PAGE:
Well, I think that the pairing with Ghirardelli is fate tapping me on the shoulder... that is where my great-grandfather got his first job in America (nothing spectacular, I think he was a janitor or somesuch). Anyway, my family has a fondness for the place. If I'd prepared better, I would have gathered a stack of Texas-authored or -set books, or maybe some reading- or writing-themed books. I'll have to settle for what's in my regular Panera pile, and hope that my printer will behave itself/make the labels I need.

Thursday, November 1, 2007

Armchair Traveler Challenge List

I should have started this one a while ago, but we'll just have to see how far I can get between now and December 31!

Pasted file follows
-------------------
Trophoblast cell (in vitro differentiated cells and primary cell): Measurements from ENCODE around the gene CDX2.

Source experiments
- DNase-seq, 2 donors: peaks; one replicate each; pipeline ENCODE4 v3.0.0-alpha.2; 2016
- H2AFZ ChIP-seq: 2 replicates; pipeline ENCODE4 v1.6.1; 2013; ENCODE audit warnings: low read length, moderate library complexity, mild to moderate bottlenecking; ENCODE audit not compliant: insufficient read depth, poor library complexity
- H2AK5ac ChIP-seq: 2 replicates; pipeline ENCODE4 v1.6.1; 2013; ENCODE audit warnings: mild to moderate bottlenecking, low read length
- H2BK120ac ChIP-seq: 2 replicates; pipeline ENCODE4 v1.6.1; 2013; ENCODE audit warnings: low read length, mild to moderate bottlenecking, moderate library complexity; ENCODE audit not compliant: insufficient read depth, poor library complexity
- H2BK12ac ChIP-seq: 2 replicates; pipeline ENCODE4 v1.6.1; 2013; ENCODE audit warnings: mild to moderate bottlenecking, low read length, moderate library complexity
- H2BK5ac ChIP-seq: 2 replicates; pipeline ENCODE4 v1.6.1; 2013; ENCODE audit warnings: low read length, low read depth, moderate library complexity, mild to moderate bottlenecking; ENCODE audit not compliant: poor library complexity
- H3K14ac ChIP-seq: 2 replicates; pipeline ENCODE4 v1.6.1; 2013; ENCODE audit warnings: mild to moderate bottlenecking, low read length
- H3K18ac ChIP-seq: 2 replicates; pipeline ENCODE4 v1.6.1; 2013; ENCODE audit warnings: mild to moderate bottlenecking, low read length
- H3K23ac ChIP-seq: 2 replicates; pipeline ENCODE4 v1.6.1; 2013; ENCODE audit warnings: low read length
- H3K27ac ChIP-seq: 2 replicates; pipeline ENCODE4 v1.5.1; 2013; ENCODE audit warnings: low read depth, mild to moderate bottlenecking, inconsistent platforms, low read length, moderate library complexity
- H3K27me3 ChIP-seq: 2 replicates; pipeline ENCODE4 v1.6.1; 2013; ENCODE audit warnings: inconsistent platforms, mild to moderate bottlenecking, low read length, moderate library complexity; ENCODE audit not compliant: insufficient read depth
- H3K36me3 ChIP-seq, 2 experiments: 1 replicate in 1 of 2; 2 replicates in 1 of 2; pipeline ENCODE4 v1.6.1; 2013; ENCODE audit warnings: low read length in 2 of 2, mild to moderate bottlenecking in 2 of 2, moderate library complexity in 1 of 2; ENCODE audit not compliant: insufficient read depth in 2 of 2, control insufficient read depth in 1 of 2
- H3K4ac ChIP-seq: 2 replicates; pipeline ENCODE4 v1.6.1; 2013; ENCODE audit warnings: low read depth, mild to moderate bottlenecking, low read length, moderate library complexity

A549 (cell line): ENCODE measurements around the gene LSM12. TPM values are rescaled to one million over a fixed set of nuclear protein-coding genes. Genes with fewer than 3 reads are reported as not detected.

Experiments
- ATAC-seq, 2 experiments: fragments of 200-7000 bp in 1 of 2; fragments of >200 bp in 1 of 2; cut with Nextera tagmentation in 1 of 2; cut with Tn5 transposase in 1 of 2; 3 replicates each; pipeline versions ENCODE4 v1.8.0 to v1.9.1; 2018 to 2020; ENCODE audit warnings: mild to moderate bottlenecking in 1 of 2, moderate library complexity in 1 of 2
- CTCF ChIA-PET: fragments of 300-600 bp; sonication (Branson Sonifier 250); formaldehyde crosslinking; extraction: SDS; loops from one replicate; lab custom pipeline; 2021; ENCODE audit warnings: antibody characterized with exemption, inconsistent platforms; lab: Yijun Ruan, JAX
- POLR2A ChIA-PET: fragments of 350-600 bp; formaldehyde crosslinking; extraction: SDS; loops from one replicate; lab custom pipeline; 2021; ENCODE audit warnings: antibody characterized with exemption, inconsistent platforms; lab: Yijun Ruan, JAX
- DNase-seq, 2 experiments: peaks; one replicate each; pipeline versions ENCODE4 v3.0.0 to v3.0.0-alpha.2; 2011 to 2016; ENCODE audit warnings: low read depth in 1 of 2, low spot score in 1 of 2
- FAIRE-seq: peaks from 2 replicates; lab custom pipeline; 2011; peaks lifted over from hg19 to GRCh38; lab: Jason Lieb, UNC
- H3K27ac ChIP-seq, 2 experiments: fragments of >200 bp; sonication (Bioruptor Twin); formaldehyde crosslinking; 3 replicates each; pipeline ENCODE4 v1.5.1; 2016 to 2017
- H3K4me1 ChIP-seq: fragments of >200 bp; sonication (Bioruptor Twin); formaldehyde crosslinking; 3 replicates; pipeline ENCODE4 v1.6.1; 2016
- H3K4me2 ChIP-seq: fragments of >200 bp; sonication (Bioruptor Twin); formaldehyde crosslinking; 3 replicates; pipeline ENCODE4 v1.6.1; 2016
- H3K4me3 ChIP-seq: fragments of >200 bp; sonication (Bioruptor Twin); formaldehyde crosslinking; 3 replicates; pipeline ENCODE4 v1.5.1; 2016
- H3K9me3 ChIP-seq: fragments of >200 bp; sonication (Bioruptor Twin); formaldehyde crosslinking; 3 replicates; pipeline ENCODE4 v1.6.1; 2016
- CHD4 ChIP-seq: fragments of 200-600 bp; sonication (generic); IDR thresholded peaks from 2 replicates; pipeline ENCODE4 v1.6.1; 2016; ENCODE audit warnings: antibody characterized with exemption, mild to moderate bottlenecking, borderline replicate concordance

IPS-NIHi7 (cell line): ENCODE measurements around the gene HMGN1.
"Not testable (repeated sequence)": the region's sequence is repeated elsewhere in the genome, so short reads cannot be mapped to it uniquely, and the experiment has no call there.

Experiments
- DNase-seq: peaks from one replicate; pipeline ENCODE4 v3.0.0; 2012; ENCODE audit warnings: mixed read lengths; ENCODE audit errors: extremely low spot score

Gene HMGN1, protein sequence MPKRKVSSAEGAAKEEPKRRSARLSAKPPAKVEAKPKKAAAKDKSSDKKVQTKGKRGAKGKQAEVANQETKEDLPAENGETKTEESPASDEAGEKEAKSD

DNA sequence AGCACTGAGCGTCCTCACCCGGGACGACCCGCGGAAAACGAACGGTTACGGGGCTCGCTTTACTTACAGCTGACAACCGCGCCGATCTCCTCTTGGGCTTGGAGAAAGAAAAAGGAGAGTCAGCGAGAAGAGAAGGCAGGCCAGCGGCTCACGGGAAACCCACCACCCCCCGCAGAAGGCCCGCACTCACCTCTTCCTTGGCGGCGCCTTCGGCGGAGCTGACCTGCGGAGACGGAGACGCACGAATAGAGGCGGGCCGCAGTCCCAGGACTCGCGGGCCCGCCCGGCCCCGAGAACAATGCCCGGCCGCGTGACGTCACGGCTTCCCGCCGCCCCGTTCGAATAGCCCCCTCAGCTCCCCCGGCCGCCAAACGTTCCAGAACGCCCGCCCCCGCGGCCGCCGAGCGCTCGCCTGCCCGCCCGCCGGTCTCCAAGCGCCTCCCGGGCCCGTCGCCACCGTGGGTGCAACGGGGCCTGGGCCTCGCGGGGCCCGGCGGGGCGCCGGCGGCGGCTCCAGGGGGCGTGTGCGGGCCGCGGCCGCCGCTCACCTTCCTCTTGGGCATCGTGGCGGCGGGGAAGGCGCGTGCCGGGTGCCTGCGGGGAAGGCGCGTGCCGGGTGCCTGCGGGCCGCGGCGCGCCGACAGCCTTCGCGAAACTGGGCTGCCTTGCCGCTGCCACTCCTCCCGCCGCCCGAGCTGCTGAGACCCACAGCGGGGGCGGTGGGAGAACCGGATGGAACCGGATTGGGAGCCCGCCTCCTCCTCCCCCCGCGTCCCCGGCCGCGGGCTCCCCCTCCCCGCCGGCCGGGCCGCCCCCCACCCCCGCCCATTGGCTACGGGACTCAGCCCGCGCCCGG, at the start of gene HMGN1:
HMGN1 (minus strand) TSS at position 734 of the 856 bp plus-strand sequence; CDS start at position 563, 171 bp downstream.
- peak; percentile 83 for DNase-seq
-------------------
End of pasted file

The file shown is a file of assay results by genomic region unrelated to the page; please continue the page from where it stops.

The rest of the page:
1. Blue Highways (William Least Heat Moon)
2. Cry of the Kalahari (Mark and Delia Owens)
3. The Edge of the Sea (Rachel Carson)
4. Round Ireland with a Fridge (Tony Hawks)
5. Unsuitable for Ladies: An Anthology of Women Travelers (ed. Robinson)
6. A Tuscan Childhood (Kinta Beevor)

Book to Movie Challenge List

These are just a few books in my collection that have been made into movies. I chose these 3, as they've been waiting around a long time:

1. Neverwhere, Neil Gaiman
2. Cider House Rules, John Irving
3. Black Dahlia, James Ellroy

I have only until December 1 for these... gotta get reading!

Definitely not eligible for whatever prize the host chooses, but as with a few other challenges, I want to have the accountable goal set up.

Book Awards Challenge list

These are the titles I've chosen from my stacks. I have until June 30, 2008 to finish these:

1. Possession, Byatt (Booker)
2. Angela's Ashes, McCourt (Pulitzer)